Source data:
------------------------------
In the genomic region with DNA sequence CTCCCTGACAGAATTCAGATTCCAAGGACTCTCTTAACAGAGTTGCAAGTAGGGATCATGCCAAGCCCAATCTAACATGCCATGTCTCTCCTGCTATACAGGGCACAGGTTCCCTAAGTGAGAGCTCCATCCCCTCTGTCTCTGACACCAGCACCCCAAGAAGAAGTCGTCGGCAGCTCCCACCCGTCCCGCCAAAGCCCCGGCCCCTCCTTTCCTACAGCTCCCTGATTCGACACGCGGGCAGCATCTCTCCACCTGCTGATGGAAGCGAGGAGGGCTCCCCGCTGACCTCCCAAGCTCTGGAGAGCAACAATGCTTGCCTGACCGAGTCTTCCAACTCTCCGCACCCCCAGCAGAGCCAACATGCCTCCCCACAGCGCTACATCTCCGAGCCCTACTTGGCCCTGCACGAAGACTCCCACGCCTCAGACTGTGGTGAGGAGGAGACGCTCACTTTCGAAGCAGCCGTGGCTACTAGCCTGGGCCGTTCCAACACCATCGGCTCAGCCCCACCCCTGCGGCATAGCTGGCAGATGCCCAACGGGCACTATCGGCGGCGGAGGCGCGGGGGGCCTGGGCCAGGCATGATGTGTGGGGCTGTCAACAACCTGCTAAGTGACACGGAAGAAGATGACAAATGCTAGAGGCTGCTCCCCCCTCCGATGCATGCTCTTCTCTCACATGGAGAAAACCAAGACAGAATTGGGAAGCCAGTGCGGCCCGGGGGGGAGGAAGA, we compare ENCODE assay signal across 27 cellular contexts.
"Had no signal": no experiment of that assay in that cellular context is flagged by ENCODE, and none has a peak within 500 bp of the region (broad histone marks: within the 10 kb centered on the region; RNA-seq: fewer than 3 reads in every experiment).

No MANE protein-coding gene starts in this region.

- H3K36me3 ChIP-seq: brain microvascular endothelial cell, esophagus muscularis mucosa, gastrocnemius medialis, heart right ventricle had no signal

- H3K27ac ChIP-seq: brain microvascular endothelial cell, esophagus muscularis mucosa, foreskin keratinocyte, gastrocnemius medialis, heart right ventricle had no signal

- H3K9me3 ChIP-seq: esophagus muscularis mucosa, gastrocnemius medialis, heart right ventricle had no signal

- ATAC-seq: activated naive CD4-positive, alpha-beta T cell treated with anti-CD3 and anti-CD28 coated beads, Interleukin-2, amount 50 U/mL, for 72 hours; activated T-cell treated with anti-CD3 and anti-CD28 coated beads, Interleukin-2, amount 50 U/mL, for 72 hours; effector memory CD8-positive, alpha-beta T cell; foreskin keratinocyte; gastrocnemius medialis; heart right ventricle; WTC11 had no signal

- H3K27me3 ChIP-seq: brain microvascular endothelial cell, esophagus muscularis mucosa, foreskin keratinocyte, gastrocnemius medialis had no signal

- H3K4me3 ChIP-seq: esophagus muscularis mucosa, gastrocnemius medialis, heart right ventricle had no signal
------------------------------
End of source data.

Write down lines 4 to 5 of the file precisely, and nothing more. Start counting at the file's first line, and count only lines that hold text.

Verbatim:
- H3K36me3 ChIP-seq: brain microvascular endothelial cell, esophagus muscularis mucosa, gastrocnemius medialis, heart right ventricle had no signal

- H3K27ac ChIP-seq: brain microvascular endothelial cell, esophagus muscularis mucosa, foreskin keratinocyte, gastrocnemius medialis, heart right ventricle had no signal